I was actually stuck in a toll lane with no cash. The toll both agent took my information down and I got a notice a month later for a $25 fine + the $5 toll. But guess what, getting a FasTrak would nullify the fine, as long as I used it to pay for the $5 deficit.
I got one quickly at Costco. Spent $30 and got a $45 FasTrak.
Have you seen a Win-Win situation as good as this? 

With all good things in life though, there is a price to pay (see below)

FasTrak toll system exposed, could use a serious dose of security

Ah, Black Hat. How we adore you. Each year there's always one speaker who shows up and completely undermines something that most people assume is rock solid. This year, our pals at Hack-A-Day were in attendance to hear Nate Lawson expose California's FasTrak toll system for the security hole that it is. Essentially, toll transponders that are purchased and slapped onto vehicles offer up exactly no authentication, meaning that anyone with an ill will and an RFID reader could wander through a parking lot and lift all sorts of useful information. Think it can't get worse? The transponders reportedly support "unauthenticated over the air upgrading," which means that each tag could be forced to take on a new ID if the right equipment was present. We don't have to spell out "potential disaster" for you, now do we?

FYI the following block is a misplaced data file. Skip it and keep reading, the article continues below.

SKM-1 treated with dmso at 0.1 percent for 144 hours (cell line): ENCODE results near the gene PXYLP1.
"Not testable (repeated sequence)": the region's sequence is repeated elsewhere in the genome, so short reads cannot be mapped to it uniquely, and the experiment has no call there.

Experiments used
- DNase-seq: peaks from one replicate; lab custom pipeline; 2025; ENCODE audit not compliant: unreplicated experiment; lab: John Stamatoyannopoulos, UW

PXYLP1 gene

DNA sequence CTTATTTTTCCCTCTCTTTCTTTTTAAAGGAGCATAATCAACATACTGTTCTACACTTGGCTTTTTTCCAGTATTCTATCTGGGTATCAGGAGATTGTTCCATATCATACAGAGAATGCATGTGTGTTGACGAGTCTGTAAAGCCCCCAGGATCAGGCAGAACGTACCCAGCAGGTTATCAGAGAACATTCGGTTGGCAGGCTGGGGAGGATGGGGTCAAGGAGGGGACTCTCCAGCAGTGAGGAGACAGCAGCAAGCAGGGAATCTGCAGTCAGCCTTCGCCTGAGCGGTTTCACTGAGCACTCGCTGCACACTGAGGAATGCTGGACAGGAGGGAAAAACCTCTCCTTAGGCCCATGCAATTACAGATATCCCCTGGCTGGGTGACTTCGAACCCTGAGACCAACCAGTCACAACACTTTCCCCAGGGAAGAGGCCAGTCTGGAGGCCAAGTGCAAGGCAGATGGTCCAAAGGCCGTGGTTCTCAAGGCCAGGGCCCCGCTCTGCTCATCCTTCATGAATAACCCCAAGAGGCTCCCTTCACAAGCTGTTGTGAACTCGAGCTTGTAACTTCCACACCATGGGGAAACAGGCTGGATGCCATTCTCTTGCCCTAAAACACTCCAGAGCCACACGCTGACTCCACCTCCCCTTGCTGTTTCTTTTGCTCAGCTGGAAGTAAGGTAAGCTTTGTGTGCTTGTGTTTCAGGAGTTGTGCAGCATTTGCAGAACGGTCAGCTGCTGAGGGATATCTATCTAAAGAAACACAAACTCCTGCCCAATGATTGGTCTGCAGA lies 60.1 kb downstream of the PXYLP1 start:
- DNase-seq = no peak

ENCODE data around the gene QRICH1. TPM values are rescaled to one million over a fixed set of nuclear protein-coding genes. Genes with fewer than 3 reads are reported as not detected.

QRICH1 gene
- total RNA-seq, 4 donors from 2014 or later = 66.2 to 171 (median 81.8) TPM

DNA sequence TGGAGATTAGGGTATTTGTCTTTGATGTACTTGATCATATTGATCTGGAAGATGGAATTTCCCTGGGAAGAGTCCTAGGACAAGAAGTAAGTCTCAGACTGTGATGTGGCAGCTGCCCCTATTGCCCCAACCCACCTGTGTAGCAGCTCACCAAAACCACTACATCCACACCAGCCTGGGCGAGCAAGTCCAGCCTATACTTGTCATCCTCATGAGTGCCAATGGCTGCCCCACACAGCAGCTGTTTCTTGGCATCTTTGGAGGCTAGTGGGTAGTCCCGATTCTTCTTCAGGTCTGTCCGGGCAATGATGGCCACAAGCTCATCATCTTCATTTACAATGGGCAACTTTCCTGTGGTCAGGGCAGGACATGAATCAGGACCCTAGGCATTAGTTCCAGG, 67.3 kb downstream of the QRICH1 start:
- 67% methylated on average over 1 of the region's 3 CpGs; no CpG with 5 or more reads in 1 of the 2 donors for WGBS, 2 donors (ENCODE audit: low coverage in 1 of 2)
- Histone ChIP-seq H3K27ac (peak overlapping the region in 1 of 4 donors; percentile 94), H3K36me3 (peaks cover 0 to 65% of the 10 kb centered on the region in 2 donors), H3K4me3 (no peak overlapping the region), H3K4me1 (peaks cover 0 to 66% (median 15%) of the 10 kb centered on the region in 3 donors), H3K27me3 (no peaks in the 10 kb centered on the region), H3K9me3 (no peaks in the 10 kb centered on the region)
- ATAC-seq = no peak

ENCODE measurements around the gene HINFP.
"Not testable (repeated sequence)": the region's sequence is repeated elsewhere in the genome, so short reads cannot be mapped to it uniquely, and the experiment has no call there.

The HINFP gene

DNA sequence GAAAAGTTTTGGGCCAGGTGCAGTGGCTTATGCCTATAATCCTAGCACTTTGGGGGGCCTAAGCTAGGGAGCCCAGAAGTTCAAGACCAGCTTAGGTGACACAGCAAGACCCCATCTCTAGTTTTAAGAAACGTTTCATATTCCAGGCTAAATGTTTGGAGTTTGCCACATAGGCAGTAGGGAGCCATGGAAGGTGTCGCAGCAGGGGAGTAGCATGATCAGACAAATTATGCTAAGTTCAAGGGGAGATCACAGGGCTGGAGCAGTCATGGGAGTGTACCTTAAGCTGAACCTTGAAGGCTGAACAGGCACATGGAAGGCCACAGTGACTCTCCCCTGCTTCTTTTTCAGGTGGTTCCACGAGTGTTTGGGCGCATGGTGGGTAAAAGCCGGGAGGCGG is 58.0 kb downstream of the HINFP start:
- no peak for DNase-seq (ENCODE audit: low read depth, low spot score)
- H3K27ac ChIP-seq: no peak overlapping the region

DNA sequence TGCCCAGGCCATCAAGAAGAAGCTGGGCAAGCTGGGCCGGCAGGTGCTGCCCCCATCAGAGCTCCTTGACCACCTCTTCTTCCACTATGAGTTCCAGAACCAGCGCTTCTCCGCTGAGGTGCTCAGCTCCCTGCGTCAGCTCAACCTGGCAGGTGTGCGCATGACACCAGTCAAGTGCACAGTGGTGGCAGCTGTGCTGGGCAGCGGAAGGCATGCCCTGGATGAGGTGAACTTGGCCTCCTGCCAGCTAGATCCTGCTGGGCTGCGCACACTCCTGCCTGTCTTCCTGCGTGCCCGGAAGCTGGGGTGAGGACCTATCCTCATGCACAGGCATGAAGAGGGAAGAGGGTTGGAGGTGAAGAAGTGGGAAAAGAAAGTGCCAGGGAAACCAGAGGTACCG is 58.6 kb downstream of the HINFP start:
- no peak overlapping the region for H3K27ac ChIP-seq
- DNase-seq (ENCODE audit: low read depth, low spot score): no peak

Saturday, July 2, 2011

Google +Project - A project indeed!

Google comes back with ver2 or ver3 of their experiment in social media.
Orkut and Buzz, being the flops they were, Google of course does not want to give up.
This one is turning out to be a project indeed, but you need an invite into this project.
The differentiation seems like a sweet spot they have hit upon.
Facebook treats all your friends in one big bucket, not much transparency.
Google is seeking to provide you the ability to create smaller groups, and this new foray is designed around that.
Want to get in early? Have someone on the inside send you an invite....(hint hint)